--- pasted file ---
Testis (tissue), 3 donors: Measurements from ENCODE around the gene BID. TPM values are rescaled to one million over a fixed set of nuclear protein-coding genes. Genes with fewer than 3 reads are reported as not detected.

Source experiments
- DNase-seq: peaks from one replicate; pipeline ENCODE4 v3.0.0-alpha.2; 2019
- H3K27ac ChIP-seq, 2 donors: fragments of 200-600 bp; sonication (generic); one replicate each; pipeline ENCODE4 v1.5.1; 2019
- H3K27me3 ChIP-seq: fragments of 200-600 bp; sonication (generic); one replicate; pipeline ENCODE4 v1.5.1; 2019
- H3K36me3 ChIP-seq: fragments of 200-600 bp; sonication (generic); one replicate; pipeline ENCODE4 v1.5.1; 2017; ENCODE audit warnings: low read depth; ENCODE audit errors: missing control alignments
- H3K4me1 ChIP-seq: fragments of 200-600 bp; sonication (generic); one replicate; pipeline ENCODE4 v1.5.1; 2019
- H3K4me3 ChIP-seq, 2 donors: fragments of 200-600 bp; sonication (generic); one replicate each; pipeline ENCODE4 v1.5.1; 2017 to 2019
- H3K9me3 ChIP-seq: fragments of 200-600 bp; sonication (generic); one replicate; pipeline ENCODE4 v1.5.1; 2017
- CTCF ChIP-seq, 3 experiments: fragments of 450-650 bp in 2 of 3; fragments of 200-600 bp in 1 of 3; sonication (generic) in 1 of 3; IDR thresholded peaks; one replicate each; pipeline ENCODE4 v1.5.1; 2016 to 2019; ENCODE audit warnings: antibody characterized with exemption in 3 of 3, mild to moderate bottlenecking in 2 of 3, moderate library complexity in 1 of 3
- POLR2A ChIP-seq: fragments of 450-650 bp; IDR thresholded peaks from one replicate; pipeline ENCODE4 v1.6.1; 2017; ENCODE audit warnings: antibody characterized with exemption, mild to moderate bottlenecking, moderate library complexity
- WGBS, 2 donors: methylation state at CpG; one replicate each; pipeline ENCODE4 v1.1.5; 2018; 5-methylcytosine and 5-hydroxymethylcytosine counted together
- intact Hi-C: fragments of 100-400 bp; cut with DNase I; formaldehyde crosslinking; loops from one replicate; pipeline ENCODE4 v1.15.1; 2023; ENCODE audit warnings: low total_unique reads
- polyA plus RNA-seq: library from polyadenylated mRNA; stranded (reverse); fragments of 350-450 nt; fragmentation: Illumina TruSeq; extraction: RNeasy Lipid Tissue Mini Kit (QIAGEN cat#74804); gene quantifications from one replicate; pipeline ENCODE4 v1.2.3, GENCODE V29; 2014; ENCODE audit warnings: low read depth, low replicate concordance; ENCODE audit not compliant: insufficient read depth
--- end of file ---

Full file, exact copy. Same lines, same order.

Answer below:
Testis (tissue), 3 donors: Measurements from ENCODE around the gene BID. TPM values are rescaled to one million over a fixed set of nuclear protein-coding genes. Genes with fewer than 3 reads are reported as not detected.

Source experiments
- DNase-seq: peaks from one replicate; pipeline ENCODE4 v3.0.0-alpha.2; 2019
- H3K27ac ChIP-seq, 2 donors: fragments of 200-600 bp; sonication (generic); one replicate each; pipeline ENCODE4 v1.5.1; 2019
- H3K27me3 ChIP-seq: fragments of 200-600 bp; sonication (generic); one replicate; pipeline ENCODE4 v1.5.1; 2019
- H3K36me3 ChIP-seq: fragments of 200-600 bp; sonication (generic); one replicate; pipeline ENCODE4 v1.5.1; 2017; ENCODE audit warnings: low read depth; ENCODE audit errors: missing control alignments
- H3K4me1 ChIP-seq: fragments of 200-600 bp; sonication (generic); one replicate; pipeline ENCODE4 v1.5.1; 2019
- H3K4me3 ChIP-seq, 2 donors: fragments of 200-600 bp; sonication (generic); one replicate each; pipeline ENCODE4 v1.5.1; 2017 to 2019
- H3K9me3 ChIP-seq: fragments of 200-600 bp; sonication (generic); one replicate; pipeline ENCODE4 v1.5.1; 2017
- CTCF ChIP-seq, 3 experiments: fragments of 450-650 bp in 2 of 3; fragments of 200-600 bp in 1 of 3; sonication (generic) in 1 of 3; IDR thresholded peaks; one replicate each; pipeline ENCODE4 v1.5.1; 2016 to 2019; ENCODE audit warnings: antibody characterized with exemption in 3 of 3, mild to moderate bottlenecking in 2 of 3, moderate library complexity in 1 of 3
- POLR2A ChIP-seq: fragments of 450-650 bp; IDR thresholded peaks from one replicate; pipeline ENCODE4 v1.6.1; 2017; ENCODE audit warnings: antibody characterized with exemption, mild to moderate bottlenecking, moderate library complexity
- WGBS, 2 donors: methylation state at CpG; one replicate each; pipeline ENCODE4 v1.1.5; 2018; 5-methylcytosine and 5-hydroxymethylcytosine counted together
- intact Hi-C: fragments of 100-400 bp; cut with DNase I; formaldehyde crosslinking; loops from one replicate; pipeline ENCODE4 v1.15.1; 2023; ENCODE audit warnings: low total_unique reads
- polyA plus RNA-seq: library from polyadenylated mRNA; stranded (reverse); fragments of 350-450 nt; fragmentation: Illumina TruSeq; extraction: RNeasy Lipid Tissue Mini Kit (QIAGEN cat#74804); gene quantifications from one replicate; pipeline ENCODE4 v1.2.3, GENCODE V29; 2014; ENCODE audit warnings: low read depth, low replicate concordance; ENCODE audit not compliant: insufficient read depth